Records show that milling was taking place near Sherfield on Loddon in 1274, when the miller was called John. There is also reference to a water mill in 1316, and a document recording holdings passed to the Manor in 1601 listed two water mills, a fulling mill and another mill. By 1819, there were two water wheels at the Longbridge mill, which powered four pairs of grinding wheels. By the end of the Second World War, the mill was producing animal feed, and continued to use water power until 1950. Commercial operation of the mill ceased in 1977, and it was damaged by fire in 1991. Restoration of the damaged building began soon afterwards, and was completed in 1997. Since then the mill has been operated on an occasional basis by the Hampshire Mills Group, and is used to grind flour on open days. The building dates from the seventeenth and early nineteenth centuries, and is a listed building.
The mill at Stanfordend, to the north of Stratfield Saye Park, has been disused since the 1930s. Power was generated by the use of three turbines, rather than a water wheel. It is owned by the Duke of Wellington's estate, who had plans in 2000 to restore it to working condition.
Hartley Mill, located on the Lyde just above its junction with the Loddon, is now a residence, but the water wheel has been retained, and can be seen from the dining room.
The Lower Mill at Old Basing is a four-storey building dating from the later eighteenth and early nineteenth centuries, and is grade II listed.
Old Basing mill is another four-storey building, which still contained much of the original machinery in 2000, although it is not operational.
It seems likely that the Loddon was used for navigation in the past, although the exact nature of this use is not clear. There is circumstantial evidence in the naming of Barge Lane, which runs beside the river at Swallowfield, and in the naming of some of the pools by the mills. The pools at Arborfield Mill and Sindlesham Mill are both called Lock Pool. More concrete evidence is provided by the number of boat houses marked on old maps, including two on the Arborfield estate, one of which still exists, one near Mill Lane at Sindlesham, and another at Woodley, near to Colmansmoor Lane. Other evidence includes postcards in the collection at Reading Local Studies Library, which show a punt at Twyford and rowing boats at Sindlesham Mill and Arborfield Hall. Old postcards also show that The George public house at Winnersh used to have rowing boats which were available for hire on the river. There was a boathouse on the opposite bank to the public house, one of eleven on the river around the 1900s.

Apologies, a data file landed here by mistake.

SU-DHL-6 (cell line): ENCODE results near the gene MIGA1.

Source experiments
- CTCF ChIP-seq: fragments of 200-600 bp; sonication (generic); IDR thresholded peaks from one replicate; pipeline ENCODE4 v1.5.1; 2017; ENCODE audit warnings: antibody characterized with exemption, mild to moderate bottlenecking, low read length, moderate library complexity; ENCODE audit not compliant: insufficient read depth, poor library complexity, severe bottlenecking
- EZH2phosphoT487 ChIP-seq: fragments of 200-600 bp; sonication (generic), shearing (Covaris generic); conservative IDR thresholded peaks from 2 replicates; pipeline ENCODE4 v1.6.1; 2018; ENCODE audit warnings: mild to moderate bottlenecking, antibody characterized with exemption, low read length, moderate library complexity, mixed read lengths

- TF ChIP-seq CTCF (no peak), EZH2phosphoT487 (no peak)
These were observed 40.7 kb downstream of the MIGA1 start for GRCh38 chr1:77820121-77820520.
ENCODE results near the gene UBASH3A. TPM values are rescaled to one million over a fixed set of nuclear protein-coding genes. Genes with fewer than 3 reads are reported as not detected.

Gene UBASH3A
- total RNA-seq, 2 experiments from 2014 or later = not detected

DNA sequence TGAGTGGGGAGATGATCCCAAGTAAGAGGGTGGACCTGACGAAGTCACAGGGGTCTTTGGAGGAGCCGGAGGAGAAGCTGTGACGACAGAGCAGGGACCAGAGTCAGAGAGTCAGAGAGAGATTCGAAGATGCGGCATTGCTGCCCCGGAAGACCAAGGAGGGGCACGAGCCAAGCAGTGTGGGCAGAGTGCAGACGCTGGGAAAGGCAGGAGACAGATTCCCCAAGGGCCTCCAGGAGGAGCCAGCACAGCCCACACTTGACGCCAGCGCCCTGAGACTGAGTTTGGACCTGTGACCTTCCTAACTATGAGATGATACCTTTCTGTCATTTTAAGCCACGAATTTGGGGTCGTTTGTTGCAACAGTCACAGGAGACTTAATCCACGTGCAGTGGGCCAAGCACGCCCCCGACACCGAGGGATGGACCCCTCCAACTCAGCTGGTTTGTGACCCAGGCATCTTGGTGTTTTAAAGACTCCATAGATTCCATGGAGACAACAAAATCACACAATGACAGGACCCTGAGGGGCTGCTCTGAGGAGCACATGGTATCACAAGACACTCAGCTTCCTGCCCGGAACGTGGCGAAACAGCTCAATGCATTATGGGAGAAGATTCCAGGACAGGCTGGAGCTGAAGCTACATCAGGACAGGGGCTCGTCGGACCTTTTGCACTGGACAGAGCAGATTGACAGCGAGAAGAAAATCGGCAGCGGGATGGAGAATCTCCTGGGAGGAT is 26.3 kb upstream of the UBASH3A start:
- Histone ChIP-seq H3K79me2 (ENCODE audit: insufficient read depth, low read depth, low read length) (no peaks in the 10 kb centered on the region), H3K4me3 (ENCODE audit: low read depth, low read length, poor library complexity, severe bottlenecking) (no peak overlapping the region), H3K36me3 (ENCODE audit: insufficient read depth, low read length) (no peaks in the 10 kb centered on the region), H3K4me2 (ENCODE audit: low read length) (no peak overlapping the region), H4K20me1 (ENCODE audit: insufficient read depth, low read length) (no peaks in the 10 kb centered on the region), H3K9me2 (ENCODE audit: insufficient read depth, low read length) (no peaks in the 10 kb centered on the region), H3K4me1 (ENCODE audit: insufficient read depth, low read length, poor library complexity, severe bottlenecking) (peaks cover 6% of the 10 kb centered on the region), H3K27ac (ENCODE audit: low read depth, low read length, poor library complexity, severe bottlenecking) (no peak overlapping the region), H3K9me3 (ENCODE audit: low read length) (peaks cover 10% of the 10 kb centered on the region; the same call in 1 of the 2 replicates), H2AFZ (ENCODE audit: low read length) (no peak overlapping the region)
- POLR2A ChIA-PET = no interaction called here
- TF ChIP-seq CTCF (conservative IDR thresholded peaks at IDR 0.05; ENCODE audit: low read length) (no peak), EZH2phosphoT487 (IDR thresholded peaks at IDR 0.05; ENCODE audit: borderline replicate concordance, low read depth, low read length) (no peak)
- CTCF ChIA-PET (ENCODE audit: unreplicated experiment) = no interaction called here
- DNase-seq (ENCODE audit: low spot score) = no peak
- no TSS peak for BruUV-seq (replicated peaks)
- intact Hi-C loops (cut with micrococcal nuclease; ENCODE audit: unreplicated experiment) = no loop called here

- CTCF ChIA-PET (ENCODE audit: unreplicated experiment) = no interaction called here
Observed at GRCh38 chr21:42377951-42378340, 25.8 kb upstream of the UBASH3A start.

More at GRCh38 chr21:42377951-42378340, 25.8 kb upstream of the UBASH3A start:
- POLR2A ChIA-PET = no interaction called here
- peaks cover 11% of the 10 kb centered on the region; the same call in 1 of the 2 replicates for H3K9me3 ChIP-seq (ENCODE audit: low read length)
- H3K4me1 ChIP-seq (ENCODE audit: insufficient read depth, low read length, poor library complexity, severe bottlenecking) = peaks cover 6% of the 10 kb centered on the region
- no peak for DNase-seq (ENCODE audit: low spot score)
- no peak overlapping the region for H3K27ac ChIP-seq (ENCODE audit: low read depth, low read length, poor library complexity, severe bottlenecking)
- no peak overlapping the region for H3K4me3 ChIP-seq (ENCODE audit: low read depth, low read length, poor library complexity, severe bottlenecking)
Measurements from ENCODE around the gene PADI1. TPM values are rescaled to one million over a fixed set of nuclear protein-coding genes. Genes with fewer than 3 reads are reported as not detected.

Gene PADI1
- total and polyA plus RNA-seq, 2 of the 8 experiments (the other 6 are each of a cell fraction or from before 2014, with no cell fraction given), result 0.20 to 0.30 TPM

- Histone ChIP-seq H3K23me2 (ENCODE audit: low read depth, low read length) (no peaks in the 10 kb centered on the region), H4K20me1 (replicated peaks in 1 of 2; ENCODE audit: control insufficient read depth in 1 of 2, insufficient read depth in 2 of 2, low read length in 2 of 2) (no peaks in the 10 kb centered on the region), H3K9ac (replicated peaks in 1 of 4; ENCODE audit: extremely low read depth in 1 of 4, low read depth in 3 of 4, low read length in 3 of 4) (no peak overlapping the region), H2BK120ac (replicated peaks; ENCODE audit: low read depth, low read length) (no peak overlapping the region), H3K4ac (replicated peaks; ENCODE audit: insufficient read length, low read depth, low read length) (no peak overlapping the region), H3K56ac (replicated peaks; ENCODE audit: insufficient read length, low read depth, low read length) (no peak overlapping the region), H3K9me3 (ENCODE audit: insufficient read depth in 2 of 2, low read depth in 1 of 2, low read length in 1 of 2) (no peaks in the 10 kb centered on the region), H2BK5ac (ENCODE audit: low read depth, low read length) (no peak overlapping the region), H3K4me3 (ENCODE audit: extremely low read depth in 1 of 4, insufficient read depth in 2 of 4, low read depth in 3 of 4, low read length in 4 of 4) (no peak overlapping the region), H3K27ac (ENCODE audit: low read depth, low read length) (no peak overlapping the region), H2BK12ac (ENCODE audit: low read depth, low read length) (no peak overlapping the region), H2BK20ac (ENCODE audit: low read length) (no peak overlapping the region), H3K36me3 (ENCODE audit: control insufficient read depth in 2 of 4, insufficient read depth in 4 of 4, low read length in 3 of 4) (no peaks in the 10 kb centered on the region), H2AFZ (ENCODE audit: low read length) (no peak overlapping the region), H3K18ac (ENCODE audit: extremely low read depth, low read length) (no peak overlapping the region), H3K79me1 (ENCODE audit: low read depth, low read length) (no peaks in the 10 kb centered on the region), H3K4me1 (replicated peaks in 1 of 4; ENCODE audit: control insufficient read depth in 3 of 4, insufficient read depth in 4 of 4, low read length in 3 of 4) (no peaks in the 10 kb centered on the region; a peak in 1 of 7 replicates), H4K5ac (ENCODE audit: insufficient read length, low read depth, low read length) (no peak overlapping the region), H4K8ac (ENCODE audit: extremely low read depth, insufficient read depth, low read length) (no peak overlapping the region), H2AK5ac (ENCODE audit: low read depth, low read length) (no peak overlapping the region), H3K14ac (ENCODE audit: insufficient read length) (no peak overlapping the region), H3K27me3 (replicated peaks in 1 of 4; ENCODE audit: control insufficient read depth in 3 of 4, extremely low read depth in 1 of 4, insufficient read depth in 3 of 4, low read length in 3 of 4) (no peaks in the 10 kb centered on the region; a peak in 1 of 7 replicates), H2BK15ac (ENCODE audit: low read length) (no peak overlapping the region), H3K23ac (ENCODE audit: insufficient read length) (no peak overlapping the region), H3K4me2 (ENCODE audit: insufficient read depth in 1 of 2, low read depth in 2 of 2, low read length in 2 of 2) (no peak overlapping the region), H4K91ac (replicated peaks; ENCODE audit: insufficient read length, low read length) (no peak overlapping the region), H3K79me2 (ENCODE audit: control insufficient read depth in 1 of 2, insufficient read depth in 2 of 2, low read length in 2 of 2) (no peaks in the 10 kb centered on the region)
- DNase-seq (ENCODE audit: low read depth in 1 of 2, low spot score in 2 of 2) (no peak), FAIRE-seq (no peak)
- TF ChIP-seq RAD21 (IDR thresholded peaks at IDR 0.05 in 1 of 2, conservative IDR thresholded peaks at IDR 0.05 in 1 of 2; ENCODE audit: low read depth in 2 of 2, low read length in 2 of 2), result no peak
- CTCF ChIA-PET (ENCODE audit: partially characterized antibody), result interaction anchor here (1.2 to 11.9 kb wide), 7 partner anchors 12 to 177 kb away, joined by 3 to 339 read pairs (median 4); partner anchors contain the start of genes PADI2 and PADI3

Lady Constance Russell, writing in 1901 recorded the fact that Sir Henry Russell, who owned Swallowfield Park and who died in 1852, spent his latter years improving his property, and this included filling in the canal which "ran from the Lock Pool near the church to the Bow Bridge". The canal is clearly shown on a map produced in 1790 by Thomas Pride, and on an Enclosure Map for Swallowfield, produced in 1817 and held at the Berkshire Record Office. Further evidence for the use of the river was the death of John Alfred Dymott in 1917, who drowned after falling out of a punt which he was using to transport materials. He regularly performed such duties, and in this case had been assisting the estate carpenter to erect fencing near the river and remove timber from it.